Additionally, just recently, the FDA announced a change in course in how it will approach opioids—their approval, labeling and prescribing. The agency is going to fundamentally re-examine the risk-benefit paradigm for opioids and ensure that it considers their wider public health effects. 

The president’s recently proposed budget continues to expand the fight against opioid abuse, misuse, and overdose with significant new discretionary and mandatory funding in Fiscal Year 2017. The budget proposal includes $1 billion to close the treatment gap. This means ensuring that every American who wants to get treatment for opioid use disorder will have access to treatment.

We need everyone—including federal, state and local government officials, health care providers, drug companies, and family members—to work together to address this nationwide crisis. Fortunately, many are already at work because they recognize our common interest in defeating this epidemic.  

You were previously the president of the Global Development Program of the Bill and Melinda Gates Foundation. While at the foundation, the program you managed was focused on combating world poverty through agricultural development, financial services for the poor, and global libraries. In light of your experience fighting global poverty, do you see similarities between the fight against poverty and the fight against drug abuse?

Like the fight against poverty, the opioid epidemic is a multifaceted challenge. Both of these issues impact an individual’s health, independence and family relationships. They also have impacts at the state and local levels, and demand responses from those areas as well. In addition, there is discrimination and fear that is applied to individuals who are poor and to those who suffer from an opioid use disorder. This discrimination and fear can be a barrier to effectively addressing these issues.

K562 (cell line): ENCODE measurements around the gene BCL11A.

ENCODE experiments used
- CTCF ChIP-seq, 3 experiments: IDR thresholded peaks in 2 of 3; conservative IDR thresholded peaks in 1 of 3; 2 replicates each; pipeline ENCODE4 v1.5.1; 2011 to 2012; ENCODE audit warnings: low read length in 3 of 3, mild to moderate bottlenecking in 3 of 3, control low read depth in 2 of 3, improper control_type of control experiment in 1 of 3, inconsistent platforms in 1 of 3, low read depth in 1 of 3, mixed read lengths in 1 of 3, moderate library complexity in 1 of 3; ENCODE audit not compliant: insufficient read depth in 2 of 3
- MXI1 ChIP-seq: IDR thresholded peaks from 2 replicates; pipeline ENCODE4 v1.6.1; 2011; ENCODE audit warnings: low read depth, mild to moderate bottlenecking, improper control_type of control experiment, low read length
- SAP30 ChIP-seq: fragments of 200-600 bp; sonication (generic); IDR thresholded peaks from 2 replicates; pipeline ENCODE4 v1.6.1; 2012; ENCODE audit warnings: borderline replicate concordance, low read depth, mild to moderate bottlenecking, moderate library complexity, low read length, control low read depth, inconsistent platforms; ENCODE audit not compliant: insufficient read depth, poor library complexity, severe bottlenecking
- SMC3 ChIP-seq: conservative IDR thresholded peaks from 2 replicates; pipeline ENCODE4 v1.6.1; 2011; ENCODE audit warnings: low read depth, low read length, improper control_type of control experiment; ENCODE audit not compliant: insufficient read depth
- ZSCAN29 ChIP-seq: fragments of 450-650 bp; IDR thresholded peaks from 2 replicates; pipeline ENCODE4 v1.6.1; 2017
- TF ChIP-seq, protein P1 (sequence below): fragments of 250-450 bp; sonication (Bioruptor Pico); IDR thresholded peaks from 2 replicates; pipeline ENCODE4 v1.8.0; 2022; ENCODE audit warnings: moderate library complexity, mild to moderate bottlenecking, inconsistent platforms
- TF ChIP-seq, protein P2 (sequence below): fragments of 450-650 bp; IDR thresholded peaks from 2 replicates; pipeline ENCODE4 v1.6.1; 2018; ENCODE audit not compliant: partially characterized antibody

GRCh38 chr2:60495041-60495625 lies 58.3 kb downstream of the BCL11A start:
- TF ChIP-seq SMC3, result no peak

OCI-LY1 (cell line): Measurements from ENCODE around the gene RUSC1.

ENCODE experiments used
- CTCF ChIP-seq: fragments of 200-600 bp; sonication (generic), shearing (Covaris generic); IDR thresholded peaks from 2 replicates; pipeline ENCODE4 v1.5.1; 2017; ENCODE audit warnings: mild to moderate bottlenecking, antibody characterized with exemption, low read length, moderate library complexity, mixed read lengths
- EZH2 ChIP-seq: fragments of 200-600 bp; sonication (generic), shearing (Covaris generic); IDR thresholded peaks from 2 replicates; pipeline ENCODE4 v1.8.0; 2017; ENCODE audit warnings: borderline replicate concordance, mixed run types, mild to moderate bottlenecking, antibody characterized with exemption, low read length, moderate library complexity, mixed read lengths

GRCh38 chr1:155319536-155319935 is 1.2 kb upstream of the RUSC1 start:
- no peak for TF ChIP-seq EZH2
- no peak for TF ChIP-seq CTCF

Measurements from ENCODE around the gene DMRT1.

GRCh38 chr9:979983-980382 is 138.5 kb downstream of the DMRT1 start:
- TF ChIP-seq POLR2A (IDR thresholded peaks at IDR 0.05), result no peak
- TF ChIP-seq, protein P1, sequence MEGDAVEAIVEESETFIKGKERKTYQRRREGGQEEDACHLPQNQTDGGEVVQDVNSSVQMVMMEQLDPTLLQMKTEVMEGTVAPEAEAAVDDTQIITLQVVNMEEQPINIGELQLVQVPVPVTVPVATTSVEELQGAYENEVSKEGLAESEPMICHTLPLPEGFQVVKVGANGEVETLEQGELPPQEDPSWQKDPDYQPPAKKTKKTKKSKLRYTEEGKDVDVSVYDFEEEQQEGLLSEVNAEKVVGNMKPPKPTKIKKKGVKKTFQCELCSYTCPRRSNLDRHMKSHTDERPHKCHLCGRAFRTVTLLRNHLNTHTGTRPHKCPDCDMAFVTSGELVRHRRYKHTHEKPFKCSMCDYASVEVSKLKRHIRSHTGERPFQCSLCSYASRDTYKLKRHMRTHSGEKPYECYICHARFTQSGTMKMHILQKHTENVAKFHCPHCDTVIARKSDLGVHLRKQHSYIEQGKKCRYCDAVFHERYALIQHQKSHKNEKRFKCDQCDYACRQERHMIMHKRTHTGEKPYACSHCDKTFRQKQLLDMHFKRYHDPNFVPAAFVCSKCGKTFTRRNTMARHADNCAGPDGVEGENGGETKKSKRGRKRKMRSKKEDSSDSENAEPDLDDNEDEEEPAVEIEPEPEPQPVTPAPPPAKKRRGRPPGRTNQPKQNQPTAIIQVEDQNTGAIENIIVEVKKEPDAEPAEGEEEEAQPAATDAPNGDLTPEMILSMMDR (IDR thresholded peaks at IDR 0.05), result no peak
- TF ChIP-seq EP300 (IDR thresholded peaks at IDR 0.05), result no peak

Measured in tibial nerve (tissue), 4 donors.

Addressing the opioid epidemic and combating poverty both require multifaceted, targeted approaches that engage a wide spectrum of stakeholders to address the crisis in a meaningful and impactful way. We can’t do this alone. We need all stakeholders to come together to fight the opioid epidemic.  

Sylvia Mathews Burwell with Governor Charlie Baker of Massachusetts. Photo Courtesy of Governor Charlie Baker's Office 

You grew up in West Virginia, and you often return to West Virginia University to speak. In your honor, a scholarship was established to support aspiring WVU political science students. In a November journalism piece entitled "The Needle and the Damage Done: West Virginia's Heroin Epidemic," West Virginia Public Broadcasting highlighted the extremity of the heroin epidemic in your home state. Why is the problem so extreme in West Virginia? Do you see any lessons for the nation at large in what has happened there?

There are a variety of factors at play, enough for a whole other interview. We know that there are issues of poverty and health that confront West Virginians, as well as the fact that prescription drug abuse is a very serious and long-standing problem in the state. In fact, the drug overdose death rate in West Virginia was the highest in the nation in 2014. The problem there, like in other states across the nation, is complex and requires a multi-sector response. 

The good news is that work is underway to address the crisis. West Virginia is leading in this space. The state has instituted mandatory prescription drug monitoring program (PDMP) registration and use to better track opioid prescribing and dispensing; mandatory prescriber education so that prescribers are making the most informed prescribing decisions; the state’s first-ever substance abuse call line for those seeking help and recovery services; and recently-passed legislation giving additional access to naloxone to family members and friends who can administer the drug to reverse an opioid overdose. Law enforcement is an important partner in this work. For example, since 2014, law enforcement in Charleston has worked closely with drug treatment experts to divert non-violent drug offenders to treatment rather than prison as part of the LEAD or Law Enforcement Assisted Diversion program.